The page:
Vineyard Gazette
“Cap’n” Seth Wakeman Jr.
Right whales
Woods Hole Oceanographic Institution
Bruce Brooks
Nuzzling the shoreline with the curiosity and daring that made its ancestors easy prey for whalers, a young right whale is swimming slowly northward along the East Coast toward Martha’s Vineyard.
Right whales
Sea turtles
Marine Mammal Protection Act
Mark Alan Lovewell
One of the rarest creatures on the earth, the endangered right whale, was seen near the Vineyard Tuesday.
Right whales
National Marine Fisheries Service



A dead 40-foot whale washed up at South Beach in Edgartown on Friday. The sei whale may have been killed by a boat propeller.

David Grunden, the Oak Bluffs shellfish constable and member of the Island’s marine mammal stranding network, and his team investigated. Mr. Grunden believes the sei whale probably had been dead for a week or more.


Legislation designed to protect migrating right whales could have an unintended, devastating impact on ferry services to the Vineyard and Nantucket, the Steamship Authority has warned.

Under draft rules attached to the legislation, any sighting of a right whale would trigger the imposition of a strict, 10-knot speed limit on ships more than 65 feet long, operating within a so-called “dynamic management area” with a 36-mile radius, for 15 days from the time of the sighting.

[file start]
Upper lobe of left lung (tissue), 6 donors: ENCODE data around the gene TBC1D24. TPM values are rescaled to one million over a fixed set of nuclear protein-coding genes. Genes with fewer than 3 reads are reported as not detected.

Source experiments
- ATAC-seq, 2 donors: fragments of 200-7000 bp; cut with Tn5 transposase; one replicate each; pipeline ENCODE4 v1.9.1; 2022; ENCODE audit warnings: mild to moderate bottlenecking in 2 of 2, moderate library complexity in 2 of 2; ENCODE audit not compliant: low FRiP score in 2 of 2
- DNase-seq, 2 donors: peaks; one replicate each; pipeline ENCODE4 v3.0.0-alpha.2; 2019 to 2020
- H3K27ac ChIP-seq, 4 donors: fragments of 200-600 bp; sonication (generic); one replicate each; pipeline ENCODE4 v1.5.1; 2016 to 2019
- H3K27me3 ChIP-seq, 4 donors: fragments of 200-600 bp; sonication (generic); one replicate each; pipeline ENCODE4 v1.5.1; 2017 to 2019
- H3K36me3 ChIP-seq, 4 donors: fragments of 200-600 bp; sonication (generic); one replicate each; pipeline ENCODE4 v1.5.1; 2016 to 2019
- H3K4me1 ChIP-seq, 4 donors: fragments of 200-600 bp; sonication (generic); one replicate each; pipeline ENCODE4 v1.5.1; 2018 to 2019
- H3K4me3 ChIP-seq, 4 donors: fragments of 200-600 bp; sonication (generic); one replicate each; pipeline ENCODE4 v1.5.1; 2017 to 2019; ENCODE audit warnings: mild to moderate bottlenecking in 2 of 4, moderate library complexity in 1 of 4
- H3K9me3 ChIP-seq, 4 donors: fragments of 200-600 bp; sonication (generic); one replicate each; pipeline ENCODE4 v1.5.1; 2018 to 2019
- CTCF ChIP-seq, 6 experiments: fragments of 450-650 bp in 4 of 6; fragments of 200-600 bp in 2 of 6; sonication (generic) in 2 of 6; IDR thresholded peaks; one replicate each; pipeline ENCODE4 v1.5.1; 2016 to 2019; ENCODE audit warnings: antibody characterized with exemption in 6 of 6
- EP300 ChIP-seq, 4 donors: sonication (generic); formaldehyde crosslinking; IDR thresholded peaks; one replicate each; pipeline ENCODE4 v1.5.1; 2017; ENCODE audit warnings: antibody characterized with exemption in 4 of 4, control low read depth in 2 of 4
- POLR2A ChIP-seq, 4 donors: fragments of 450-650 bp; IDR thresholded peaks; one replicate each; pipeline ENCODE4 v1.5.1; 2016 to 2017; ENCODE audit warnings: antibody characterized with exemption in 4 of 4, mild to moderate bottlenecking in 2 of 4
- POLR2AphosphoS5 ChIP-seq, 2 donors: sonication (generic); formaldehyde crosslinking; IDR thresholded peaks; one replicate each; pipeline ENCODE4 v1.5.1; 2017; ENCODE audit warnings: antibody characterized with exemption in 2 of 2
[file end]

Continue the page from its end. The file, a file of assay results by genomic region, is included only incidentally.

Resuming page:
There is a whale of a tale in Edgartown.

Marine mammal madness is what I call it. Earlier this week, I received a call about a few animals that have been swimming around Edgartown harbor. The caller thought that they were either dolphins or pilot whales. Either one would be a good sighting and would make for a nice article.


Dead Whale on Beach


An object drifted toward the South Beach shoreline early Friday afternoon. Pauline Martin, who was visiting Edgartown residents Kosta and Louise George, saw it in the ocean and wondered what it was. When the object washed ashore, they discovered the answer - a male, juvenile sperm whale.

After a day, brown and green pigments dappled the once black-and-white flesh. The tail fin lost its firmness, became a yellow membrane swishing about in the breaking waves.


The Wampanoag Tribe will receive the remaining skeleton of a dead juvenile humpback whale that washed up on Squibnocket Beach on Monday.

Matthew (Cully) Vanderhoop, natural resource director for the Wampanoag Tribe of Gay Head (Aquinnah), said the skeleton will be put on exhibit at some future date in the tribe’s planned cultural center. He and a large team of scientists and volunteers spent much of yesterday cutting up the carcass and removing it from the beach.


One of the rarest creatures on the earth, the endangered right whale, was seen near the Vineyard Tuesday. The sighting off the Gay Head Cliffs is for the record books, a first for the Vineyard in a long time.

The Northeast Right Whale is one of the world’s most endangered marine mammals, with only slightly more than 300 known to be in existence. One was observed from an airplane while it was feeding.